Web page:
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Chelsea FC 0-1 Liverpool FC: Match Report

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LONDON ENGLAND - FEBRUARY 06:  Steven Gerrard of Liverpool  after the Barclays Premier League match between Chelsea and Liverpool at Stamford Bridge on February 6 2011 in London England.  (Photo by Scott Heavey/Getty Images)
LONDON ENGLAND - FEBRUARY 06: Steven Gerrard of Liverpool after the Barclays Premier League match between Chelsea and Liverpool at Stamford Bridge on February 6 2011 in London England. (Photo by Scott Heavey/Getty Images)
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After a week of hype following the acquisitions Chelsea made at the close of the transfer window, Liverpool threw some rather cold water on the blue parade with a victory at Stamford Bridge. I think it'd be a stretch to describe the win as 'deserved' - Liverpool lacked a cutting edge and were helped somewhat by bizarre officiating, but they came to London to do a specific job, did it, and were rewarded for it with a win that'll live long in the memory.

Liverpool fielded the same 3-6-1 that served them well against Stoke City in midweek, with Maxi Rodriguez replacing the out-of-place Fabio Aurelio in the midfield and Jamie Carragher slotting in for Sotirios Kyrgiakos in the back line. Industrious Dirk Kuyt led the line. Meanwhile, Chelsea fielded the 4-4-2 diamond that slaughtered Sunderland at the Stadium of Light, introducing £50M Fernando Torres at the expense of Salomon Kalou.

It was obvious from the beginning that Chelsea's three-pronged attacking menace of Didier Drogba, Torres, and Nicolas Anelka (acting in the trequartista role that saw him excel last week) were going to be totally shut down. Liverpool had four players tasked with neutralising those three, and furthermore had the centre so tight that Frank Lampard and Michael Essien simply couldn't move forward. The whys we'll save for a different post, but thie game was always destined to be a rather stodgy borefest from the moment those lineups were announced.

Sans an awful tackle from John Obi Mikel on Stephen Gerrard in the first thirty seconds, which drew a yellow card from referee Andre Marriner, the game opened slowly. Only a Torres long-range strike punctuated the boredom, the forward picking up a very sloppy pass from Maxi inside the final third and letting lose from 25 yards. Pepe Reina remained untroubled, however, as the ball sailed harmlessly into the stands. At least we got some entertainment when Petr Cech took out Branislav Ivanovic while both were attempting to claim a loose ball in Chelsea's box, which resulted in a shouting match between goalkeeper and centre back.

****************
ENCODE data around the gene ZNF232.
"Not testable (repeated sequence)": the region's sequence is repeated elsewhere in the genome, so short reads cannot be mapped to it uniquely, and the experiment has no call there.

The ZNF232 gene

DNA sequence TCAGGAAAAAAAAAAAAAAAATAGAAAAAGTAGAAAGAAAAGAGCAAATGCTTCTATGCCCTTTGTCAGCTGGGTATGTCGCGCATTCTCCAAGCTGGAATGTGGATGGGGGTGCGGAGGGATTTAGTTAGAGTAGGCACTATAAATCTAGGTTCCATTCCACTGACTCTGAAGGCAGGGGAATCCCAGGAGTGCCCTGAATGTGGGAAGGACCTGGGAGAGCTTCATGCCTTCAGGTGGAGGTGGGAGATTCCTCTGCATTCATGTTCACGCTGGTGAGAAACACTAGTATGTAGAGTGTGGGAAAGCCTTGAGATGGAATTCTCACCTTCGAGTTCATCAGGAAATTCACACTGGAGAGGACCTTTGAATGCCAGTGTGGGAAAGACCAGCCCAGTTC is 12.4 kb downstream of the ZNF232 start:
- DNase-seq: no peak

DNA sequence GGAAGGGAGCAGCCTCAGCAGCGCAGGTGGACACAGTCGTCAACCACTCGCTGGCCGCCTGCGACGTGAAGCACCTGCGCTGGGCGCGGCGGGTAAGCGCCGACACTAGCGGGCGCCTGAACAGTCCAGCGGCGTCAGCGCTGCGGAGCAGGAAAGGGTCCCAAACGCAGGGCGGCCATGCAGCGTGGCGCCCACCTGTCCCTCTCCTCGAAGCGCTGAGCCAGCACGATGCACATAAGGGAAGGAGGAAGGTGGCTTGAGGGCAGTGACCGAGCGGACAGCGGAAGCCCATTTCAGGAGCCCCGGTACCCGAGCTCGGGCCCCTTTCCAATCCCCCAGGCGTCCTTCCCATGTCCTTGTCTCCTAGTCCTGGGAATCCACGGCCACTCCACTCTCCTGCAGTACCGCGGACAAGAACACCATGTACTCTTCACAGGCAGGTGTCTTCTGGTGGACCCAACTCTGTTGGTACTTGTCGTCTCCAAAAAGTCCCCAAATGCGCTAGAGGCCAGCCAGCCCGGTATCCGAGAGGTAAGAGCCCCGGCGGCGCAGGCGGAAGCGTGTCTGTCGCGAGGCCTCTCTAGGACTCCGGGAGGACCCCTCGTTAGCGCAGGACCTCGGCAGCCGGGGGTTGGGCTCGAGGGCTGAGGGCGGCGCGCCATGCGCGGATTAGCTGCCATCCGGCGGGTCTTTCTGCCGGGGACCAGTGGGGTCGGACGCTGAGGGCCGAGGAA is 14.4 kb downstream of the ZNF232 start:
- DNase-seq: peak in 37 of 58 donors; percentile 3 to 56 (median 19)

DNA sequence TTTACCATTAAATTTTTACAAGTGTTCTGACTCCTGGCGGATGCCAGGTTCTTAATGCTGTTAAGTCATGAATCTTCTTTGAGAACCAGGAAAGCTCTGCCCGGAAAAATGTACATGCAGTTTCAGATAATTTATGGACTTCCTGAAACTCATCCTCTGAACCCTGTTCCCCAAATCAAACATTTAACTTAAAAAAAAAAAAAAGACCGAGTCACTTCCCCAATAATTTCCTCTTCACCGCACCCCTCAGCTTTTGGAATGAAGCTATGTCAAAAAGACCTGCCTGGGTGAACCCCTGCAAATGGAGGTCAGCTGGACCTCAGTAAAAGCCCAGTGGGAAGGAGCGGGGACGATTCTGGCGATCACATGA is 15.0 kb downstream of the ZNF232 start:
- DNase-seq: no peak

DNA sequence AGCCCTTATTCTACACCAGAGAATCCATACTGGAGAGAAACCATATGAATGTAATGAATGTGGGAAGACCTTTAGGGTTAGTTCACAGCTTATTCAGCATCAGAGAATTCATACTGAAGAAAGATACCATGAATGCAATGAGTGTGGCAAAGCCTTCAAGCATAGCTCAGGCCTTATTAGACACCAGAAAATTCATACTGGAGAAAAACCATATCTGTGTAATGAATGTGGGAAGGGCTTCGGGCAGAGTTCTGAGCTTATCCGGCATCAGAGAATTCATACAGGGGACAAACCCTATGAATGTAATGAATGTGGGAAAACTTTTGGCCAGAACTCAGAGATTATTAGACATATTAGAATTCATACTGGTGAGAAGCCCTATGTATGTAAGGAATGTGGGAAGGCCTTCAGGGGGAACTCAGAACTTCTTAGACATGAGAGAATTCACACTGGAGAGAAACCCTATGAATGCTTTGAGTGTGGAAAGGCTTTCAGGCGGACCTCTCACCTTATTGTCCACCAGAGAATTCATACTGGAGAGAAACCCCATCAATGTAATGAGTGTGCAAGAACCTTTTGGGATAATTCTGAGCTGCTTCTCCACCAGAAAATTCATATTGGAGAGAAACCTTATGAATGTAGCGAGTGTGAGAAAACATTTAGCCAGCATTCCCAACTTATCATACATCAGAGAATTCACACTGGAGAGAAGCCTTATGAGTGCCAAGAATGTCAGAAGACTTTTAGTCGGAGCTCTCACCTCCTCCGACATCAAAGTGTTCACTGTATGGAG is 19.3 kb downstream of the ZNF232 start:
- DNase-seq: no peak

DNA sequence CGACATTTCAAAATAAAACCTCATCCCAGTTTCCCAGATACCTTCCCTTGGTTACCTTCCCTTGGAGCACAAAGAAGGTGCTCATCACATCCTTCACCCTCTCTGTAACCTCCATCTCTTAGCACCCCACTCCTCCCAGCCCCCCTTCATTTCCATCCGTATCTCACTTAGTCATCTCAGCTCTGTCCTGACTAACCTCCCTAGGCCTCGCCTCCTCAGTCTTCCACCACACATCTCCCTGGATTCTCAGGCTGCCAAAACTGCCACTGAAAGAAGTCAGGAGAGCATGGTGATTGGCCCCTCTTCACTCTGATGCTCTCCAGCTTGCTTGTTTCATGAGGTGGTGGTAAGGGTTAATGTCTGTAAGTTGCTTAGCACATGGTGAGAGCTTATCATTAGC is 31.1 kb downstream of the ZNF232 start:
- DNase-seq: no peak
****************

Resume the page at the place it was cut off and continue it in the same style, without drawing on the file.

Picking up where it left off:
It would take half an hour before any chance of consequence emerged, and it was Chelsea who first came close to breaking the deadlock. Drogba, who had hitherto been kept shackled, laid off a pass to Torres inside the Liverpool box. Carragher was forced into a lunging block - Torres' shot was almost certainly going through Reina's legs and into the goal had the lumbering defender not intervened. At the other end, a long range effort by Raul Meireles gave Petr Cech no trouble (though it was travelling at some speed), and then Maxi Rodriguez contrived to miss an open goal from two yards out under minimal pressure, hitting the crossbar rather than the gaping net.

Liverpool had come to Chelsea to play for a draw, and they were certainly doing their job admirably. Aside from a brief spell of Chelsea pressure to start the second half, there continued to be absolutely no threat from either team for the vast majority of play. Salomon Kalou was introduced to change the shape of the game - Chelsea shifting to 4-3-3 to stretch Liverpool's back line, with Torres hauled off rather unceremoniously on his debut. Immediately, disaster struck as Cech made a fatal error of judgment on a cross, leaving Meireles to steal in at the back post and direct a fine finish into the back of the net.

At 1-0, Liverpool dropped into an even more defensive shell, but now in their more familiar shape, Chelsea were actually looking like a team capable of attacking. Florent Malouda, another substitute, caused some major problems with his ability to play down the left wing - he was the main reason Liverpool fans had a nervy final fifteen minutes. David Luiz also made his debut as a substitute, coming in for Jose Bosingwa (Ivanovic moved to right back) and was extremely impressive at both ends of the pitch. His defensive ability was somewhat hard to gauge with Liverpool refusing to do any attacking whatsoever, but his skill on the ball was obvious. Sideshow Jesus has arrived.

It would have been deliciously poignant had the defender scored on his debut rather than the far more hyped Torres, but it wasn't to be, and Liverpool ended up finishing the game fairly comfortably, partially thanks to the referre ignoring a clear Lucas handball in the box followed by a Glen Johnson foul on Branislav Ivanovic that should have also been a penalty. It's difficult to pin the loss on Marriner, however - Chelsea shouldn't be in a position where they need to rely on the referee's decision to claim points against Liverpool. They didn't deserve to lose, but they sure didn't deserve the win either.